With an Independence Day sequel, there's one way to feel if Will Smith is involved, and another way to feel if he isn't. Whatever those feeling-balls look like for you, keep juggling ’em another minute, because director Roland Emmerich isn't even close to done waffling on the subject. Deutschland's version of Michael Bay says his ID4ever script, rewritten by James Vanderbilt (White House Down, The Amazing Spider-Man), now has two distinct versions in play — one Smithy, one Smithless. "When we remarked that this plan was pretty nutty, Emmerich just laughed," The Playlist writes. "Somewhat optimistically, the director remarked that, 'It's looking good [for the version with Smith].'"
I'm not a parent. I don't have any pets. This past week, I house-sat a friend's place with no other responsibility but watering the plants, and I actually considered outsourcing the task to a botanist. That's where I am in my life.
If you dared go near Twitter, or the darker corners of MySpace, or, heaven forfend, accidentally tuned your television to MTV, the 2013 Video Music Awards is a thing that happened to you last night. But we're here to let you know it's OK; it also happened to us. It's a losing game to question whatever motives got us to this place — a desire to see if Lady Gaga would wear a blank pizza box on her face, an overwhelming curiosity about which members of 'N Sync are still alive, or the hope that you might be able to ensnare YouTube pixie Austin Mahone in your dream catcher should he escape your plasma TV, per the love-spell you cast — when we're all on the other side of it now. We're safe.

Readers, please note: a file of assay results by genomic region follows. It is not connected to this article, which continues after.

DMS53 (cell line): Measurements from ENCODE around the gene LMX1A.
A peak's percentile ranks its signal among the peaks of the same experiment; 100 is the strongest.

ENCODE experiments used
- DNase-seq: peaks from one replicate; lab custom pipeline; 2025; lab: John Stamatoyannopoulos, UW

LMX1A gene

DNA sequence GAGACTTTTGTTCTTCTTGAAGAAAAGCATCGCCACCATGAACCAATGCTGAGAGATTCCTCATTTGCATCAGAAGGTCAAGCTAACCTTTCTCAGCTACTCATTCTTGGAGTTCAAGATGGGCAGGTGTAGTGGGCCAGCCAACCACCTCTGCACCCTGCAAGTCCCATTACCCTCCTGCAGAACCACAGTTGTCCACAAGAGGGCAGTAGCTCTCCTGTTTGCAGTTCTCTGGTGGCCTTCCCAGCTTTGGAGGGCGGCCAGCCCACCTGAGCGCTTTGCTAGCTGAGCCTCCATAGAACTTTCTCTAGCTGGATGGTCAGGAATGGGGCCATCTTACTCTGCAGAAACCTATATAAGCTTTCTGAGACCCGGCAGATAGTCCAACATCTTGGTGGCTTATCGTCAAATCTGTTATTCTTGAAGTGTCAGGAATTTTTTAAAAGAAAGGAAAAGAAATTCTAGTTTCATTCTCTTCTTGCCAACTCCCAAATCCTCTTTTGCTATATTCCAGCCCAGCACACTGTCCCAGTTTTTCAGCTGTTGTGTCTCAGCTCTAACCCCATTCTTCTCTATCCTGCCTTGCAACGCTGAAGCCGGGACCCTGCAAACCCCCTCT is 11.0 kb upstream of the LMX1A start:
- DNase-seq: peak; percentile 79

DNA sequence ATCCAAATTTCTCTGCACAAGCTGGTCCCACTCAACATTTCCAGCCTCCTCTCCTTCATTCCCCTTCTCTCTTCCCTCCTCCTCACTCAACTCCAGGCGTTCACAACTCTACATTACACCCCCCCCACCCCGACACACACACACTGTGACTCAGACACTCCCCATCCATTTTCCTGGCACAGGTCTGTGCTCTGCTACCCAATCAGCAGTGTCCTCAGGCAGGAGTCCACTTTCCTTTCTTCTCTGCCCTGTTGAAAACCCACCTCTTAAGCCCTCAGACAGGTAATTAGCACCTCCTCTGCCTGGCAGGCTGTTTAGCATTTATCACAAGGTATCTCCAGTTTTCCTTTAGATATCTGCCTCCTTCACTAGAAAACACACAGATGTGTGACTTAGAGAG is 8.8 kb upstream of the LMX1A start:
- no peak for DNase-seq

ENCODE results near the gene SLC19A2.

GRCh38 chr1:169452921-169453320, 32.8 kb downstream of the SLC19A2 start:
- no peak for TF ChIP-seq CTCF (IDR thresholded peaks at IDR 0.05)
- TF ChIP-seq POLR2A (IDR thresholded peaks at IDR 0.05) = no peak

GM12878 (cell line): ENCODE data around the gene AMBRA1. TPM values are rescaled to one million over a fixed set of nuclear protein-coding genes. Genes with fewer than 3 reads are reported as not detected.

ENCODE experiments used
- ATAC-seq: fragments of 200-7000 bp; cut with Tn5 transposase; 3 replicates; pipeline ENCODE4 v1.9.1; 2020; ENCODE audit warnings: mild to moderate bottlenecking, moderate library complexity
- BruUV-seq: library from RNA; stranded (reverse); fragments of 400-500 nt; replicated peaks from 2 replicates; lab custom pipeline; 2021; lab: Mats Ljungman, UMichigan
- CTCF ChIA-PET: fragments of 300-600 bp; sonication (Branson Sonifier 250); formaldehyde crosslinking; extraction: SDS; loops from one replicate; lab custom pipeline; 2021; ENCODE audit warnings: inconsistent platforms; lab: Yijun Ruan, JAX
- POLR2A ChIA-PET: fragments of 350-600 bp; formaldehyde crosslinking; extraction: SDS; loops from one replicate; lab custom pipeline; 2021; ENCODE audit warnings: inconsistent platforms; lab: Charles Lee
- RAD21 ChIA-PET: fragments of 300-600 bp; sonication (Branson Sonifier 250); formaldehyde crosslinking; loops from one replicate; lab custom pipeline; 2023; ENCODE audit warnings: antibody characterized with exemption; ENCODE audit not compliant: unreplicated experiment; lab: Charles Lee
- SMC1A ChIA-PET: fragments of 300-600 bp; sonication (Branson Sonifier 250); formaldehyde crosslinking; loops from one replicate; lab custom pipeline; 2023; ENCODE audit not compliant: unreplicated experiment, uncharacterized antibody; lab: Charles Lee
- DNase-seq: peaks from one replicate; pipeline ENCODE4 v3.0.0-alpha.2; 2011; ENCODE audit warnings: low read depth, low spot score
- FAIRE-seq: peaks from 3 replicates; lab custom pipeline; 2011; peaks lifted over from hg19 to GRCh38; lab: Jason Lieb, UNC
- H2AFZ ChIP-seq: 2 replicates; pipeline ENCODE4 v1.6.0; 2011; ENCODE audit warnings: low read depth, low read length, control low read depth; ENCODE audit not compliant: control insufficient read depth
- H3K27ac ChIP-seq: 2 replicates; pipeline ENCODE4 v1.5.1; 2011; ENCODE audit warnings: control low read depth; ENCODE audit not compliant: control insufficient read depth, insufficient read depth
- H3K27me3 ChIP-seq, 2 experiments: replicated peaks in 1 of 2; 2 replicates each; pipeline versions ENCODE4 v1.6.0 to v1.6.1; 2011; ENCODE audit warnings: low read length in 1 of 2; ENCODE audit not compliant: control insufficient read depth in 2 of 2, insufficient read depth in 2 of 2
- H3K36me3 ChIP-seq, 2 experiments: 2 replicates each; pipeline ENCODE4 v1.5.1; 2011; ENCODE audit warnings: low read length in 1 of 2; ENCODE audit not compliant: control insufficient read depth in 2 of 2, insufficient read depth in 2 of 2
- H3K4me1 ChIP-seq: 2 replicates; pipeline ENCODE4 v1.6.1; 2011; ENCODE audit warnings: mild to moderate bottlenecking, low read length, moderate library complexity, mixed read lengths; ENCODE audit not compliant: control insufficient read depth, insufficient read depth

A little later today, Grantland's own Amos Barshad will be reporting on his experience from deep inside the belly of the VMA beast. (Live from Brooklyn, which now is a smoldering ruin.) But for the moment, let's all relive the VMAs through the faces. The glorious, glorious faces. Faces of Triumph. Faces of Defeat. (There were no Faces of Defeat; these are not real awards.) Faces of Just So Very Happy to Be Back Onstage With Justin Timberlake. Every face tells a story, one that ends in, "None of you people have any respect for your free time. Enjoy your bowl of microwave soup. By the time this image reaches you, I will be splashing around in a koi pond full of Ciroc with a Chechen warlord's second-favorite offspring."
The original Oldboy — Korean director Park Chan-wook's 2003 thriller — is brutal. A man is kidnapped and imprisoned for 15 years for reasons he's never told, during which he's framed for his wife's murder; then, one day, he's just released. And that's when things get really messed up. I mean, seriously: It's been years since I saw it, and there are bits of the flick's famous mass-homicide-by-hammer scene that still have me waking up in cold sweats. Anyway, it's now been remade by Spike Lee, with Josh Brolin in the lead role and Elizabeth Olsen as his post-imprisonment accomplice, and it's looking like it might just be Spike's most mass-appealing flick since Kobe Doin' Work Inside Man. There is an interesting footnote, though: According to the Guardian, Lee only "took on the project after it found itself floundering in development hell following the demise of an abortive version by Steven Spielberg, which would have seen Will Smith take the main role." Which meant we would have seen Will Smith, like the original's star Choi Min-sik and Brolin, with beautifully flowing witch-hair?! Ah, what could have been.